Can cable make it three in a row in the best drama category? How about repeats for Bryan Cranston and Glenn Glose in the outstanding actor an actress in drama series. Will Jermey Piven take home his fourth consecutive statue for best supporting actor in a comedy series?
These are some of the big questions from a cable perspective as TV's best and brightest gather in Los Angeles at the Nokia Theatre Sunday Sept. 20 at 8 p.m. (ET) for the 61st annual primetime Emmy Awards. Hosted by Neil Patrick Harris, CBS will televise the event.
As mentioned, cable can extend its drama run to three in a row, following wins for HBO's The Sopranos in 2007 and AMC's Mad Men in 2008. The retro advertising series became the first basic-cable series to capture that prestigious honor last September.
Matt Weiner's show has a chance to defend its crown, along withBreaking Bad, another entry for AMC. Cable has three other chances here with HBO's polygamy show Big Love, Showtime's Dexter and FX's Damagesare also in the hunt. Broadcast has two contenders, with Fox's medical series House and ABC's Lost also in the hunt.
New Emmy rules allowed for more than five nominations in categories this time around.
In the best comedy arena, cable will look to end NBC's 30 Rock's two-year reign. HBO's Hollywood buddy series Entourage, the premium network's The Flight Of The Conchords and Showtime's Weeds will look to stop Tina Fey's show from capturing a comedic three-peat. The Office, which took category laurels in 2006, is also a broadcast contender with Fox's animated show Family Guy and CBS's How I Met Your Mother, which includes Harris, nominated for outstanding support actor for a comedy series in its ensemble cast.
As for the top acting awards, Cranston's crystal-meth-cooking anti-hero Walter White in Breaking Bad surprised everybody last year with his Emmy and could double down for AMC, as he faces Jon Hamm, who was nominated again for his portrayal of Mad Men's top ad guy, the troubled Don Draper. Michael C. Hall is also back as the lead character in Showtime' serial killer show Dexter, while Gabriel Byrne plays Paul, the head shrink in HBO's In Treatment. Hugh Laurie's cranky Gregory House is also back for Fox's House, while Simon Baker earned a nod for CBS's The Mentalist, broadcast's top new show during the 2008-09 season.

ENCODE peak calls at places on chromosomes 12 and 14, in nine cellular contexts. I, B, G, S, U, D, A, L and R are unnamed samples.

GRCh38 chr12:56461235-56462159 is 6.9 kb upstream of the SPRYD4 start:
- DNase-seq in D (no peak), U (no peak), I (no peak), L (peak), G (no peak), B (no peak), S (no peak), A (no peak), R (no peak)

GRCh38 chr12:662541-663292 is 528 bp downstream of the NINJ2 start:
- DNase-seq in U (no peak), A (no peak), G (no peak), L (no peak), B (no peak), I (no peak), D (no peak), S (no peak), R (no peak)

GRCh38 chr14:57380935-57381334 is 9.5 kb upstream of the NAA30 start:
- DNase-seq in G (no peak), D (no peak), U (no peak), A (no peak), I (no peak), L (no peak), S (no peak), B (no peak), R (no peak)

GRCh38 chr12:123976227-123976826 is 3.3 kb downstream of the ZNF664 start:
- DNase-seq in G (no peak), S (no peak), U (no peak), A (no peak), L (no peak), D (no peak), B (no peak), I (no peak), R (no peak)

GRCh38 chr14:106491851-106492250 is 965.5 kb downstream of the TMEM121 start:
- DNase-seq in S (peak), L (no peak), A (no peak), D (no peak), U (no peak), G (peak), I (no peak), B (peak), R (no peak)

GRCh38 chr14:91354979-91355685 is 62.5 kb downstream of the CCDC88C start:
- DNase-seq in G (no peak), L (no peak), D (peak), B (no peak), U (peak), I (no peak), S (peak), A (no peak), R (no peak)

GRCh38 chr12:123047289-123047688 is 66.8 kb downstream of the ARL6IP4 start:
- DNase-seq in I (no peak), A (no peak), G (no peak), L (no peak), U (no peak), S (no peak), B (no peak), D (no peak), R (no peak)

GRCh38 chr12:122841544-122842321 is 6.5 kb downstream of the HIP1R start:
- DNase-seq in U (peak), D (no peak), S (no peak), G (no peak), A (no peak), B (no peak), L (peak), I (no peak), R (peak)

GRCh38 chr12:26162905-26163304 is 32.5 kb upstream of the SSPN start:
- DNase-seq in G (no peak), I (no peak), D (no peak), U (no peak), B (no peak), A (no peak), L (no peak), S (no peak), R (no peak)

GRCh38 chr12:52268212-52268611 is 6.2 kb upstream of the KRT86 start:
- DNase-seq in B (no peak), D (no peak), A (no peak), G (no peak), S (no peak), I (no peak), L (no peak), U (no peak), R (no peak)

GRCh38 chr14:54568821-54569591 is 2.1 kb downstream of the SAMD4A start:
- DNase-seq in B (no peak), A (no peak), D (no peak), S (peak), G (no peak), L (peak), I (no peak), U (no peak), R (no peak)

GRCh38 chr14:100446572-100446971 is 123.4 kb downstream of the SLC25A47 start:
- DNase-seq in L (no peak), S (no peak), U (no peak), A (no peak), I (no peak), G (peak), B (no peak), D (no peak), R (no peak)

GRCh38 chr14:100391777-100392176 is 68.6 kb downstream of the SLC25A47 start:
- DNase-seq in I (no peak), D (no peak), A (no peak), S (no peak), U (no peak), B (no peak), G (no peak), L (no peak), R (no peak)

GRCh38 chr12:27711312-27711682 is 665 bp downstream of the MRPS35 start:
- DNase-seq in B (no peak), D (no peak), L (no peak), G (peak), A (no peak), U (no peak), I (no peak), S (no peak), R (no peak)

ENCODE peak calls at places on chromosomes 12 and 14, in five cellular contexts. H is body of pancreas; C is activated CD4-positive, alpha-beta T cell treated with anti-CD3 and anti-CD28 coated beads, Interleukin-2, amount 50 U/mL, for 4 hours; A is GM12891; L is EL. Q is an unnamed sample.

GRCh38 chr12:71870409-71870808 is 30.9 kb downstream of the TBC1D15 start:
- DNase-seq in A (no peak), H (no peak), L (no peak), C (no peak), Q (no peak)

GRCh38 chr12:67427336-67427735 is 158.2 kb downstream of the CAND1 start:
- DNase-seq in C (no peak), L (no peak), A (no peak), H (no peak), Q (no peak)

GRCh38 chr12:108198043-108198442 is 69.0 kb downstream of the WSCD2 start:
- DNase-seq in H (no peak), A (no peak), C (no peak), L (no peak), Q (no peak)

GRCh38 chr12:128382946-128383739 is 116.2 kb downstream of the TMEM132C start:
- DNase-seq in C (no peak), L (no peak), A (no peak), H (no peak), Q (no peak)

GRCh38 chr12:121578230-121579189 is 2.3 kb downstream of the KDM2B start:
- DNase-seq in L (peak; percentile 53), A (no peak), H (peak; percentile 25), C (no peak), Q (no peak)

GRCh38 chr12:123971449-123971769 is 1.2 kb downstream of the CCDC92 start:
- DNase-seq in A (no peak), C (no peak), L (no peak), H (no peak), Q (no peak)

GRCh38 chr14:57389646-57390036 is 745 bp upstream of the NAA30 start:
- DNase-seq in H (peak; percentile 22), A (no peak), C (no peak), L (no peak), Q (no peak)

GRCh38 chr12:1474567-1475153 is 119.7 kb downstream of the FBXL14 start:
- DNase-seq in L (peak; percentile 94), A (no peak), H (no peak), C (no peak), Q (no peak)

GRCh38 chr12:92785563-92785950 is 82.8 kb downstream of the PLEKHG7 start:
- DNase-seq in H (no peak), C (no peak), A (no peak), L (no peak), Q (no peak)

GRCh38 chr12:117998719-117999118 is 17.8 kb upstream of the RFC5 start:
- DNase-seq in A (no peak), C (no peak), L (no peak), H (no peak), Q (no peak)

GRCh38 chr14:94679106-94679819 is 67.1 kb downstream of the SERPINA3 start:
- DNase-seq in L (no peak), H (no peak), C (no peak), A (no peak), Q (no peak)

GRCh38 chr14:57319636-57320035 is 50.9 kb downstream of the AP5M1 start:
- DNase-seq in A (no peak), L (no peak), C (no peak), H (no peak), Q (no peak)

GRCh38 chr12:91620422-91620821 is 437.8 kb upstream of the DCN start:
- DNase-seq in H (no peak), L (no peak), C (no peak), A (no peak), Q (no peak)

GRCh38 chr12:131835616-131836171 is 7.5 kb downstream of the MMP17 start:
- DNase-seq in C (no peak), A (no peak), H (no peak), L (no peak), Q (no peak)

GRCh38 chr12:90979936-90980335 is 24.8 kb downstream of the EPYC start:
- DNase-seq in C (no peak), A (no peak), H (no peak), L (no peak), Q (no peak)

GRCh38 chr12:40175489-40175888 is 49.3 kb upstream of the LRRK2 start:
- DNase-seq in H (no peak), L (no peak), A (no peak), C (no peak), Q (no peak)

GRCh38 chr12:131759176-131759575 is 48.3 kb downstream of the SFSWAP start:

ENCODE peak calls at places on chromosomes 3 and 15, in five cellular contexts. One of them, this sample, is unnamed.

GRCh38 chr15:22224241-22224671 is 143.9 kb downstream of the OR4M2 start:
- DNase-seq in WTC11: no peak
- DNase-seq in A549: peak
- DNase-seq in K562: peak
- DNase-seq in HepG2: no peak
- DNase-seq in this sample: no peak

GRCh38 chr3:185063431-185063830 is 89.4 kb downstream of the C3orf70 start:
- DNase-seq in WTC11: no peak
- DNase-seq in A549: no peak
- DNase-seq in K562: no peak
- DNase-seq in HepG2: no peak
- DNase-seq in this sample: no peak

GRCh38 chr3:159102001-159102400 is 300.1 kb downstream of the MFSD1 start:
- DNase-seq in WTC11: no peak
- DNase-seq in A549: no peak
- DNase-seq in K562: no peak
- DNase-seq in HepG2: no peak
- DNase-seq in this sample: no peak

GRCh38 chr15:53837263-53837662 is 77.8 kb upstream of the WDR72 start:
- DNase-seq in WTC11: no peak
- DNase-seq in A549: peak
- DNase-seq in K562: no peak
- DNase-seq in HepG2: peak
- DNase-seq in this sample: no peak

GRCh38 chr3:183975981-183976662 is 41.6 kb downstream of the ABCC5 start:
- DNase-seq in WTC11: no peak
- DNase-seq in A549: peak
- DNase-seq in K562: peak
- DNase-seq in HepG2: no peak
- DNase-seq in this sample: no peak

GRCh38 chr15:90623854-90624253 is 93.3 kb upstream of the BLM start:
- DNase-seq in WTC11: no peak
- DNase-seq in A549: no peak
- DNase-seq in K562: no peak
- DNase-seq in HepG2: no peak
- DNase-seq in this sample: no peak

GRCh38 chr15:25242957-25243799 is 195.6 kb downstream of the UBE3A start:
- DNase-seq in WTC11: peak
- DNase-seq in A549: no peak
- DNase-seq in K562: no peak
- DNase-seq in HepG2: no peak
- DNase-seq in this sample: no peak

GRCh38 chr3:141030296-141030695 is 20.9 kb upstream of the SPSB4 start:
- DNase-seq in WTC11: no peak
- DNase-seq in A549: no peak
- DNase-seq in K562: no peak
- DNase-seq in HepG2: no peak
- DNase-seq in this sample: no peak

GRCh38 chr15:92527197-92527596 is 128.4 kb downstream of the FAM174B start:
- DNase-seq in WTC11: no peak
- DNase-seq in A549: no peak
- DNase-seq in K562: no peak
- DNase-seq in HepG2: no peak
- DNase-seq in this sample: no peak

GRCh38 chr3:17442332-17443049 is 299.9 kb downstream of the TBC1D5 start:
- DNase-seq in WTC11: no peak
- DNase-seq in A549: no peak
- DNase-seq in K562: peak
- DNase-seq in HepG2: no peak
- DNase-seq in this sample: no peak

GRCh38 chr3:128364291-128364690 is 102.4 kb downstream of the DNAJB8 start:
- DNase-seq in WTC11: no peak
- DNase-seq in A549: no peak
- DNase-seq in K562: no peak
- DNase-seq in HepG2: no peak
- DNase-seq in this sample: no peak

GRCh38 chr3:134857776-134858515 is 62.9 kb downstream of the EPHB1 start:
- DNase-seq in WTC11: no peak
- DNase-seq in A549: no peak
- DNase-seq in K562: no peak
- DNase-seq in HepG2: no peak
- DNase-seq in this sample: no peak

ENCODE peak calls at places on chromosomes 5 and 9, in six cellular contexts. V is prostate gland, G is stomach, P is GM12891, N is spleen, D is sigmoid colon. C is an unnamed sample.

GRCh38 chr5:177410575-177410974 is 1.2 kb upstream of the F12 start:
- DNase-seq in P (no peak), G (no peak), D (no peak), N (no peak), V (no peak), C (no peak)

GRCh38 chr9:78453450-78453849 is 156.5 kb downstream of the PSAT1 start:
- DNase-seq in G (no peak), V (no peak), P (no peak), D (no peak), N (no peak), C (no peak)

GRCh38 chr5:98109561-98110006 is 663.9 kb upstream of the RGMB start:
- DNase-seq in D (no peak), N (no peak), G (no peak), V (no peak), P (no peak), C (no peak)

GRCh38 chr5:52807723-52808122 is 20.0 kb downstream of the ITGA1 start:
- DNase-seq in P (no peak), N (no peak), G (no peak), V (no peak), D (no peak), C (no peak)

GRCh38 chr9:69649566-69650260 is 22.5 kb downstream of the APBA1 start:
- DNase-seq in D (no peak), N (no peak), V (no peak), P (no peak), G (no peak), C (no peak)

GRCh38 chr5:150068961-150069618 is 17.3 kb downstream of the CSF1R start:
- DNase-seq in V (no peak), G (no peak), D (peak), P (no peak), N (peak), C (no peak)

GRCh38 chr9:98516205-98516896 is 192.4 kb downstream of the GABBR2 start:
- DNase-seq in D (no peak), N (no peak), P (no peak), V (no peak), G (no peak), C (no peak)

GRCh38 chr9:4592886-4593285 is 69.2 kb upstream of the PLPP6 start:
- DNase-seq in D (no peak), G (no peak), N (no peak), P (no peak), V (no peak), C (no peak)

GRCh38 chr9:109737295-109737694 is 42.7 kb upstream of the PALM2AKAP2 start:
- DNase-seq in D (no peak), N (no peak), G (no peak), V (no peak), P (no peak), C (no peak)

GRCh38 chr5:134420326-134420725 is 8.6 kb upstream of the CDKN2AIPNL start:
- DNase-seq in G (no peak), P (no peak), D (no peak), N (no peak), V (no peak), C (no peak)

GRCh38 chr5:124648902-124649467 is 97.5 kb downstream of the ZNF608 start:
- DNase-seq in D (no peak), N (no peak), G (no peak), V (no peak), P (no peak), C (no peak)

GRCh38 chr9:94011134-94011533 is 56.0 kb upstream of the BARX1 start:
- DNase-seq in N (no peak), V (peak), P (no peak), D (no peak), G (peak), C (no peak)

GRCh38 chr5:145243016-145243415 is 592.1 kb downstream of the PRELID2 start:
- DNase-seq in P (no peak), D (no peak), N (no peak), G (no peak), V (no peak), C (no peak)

Glenn Close, who scored a statue last year for her role as Patty Hewes in FX's Damages, has cable company again from Kyra Sedgwick in TNT's The Closer, Holly Hunter in the drama network's Saving Grace and Elizabeth Moss's copywriter on the climb in Mad Men. Mariska Hargitay and Sally Field, who won in 2006 and 2007, for their work in NBC's Law & Order SVU and ABC's Brothers and Sisters, provide formidable competition as the top femme drama actress.
Piven, who plays the over-the-top uber agent Ari Gold in HBO's Entourage, is looking for a fourth Emmy as the outstanding supporting actor in a comedy series. He'll have to beat out castmate Kevin Dillon's Johnny Drama again, as well as Harris' Stinson, Rainn Wilson in NBC's The Office, Tracy Morgan and Jack McBrayer in the Peacock's 30 Rock and Jon Cryer in CBS's Two And A Half Men.
There are a few things for certain, cable will take home an Emmy in the made for television movie category, sweeping all five slots for HBO's Grey Gardens, Taking Chance and Into The Storm, as well as Lifetime telepics Prayers For Bobby and Coco Chanel.Similarly, the medium will be collecting hardware in outstanding lead actress in a minseries or movie, garnering all five nods, including Drew Barrymore and Jessica Lange in Grey Gardens, which scored 17 nominations. That's second only to the 22 nods for 30 Rock, with Mad Men grabbing 16 nominations.
Overall, HBO set the pace with 99 Emmy nominations.
A complete list of the Primetime Emmy nominations can be found here.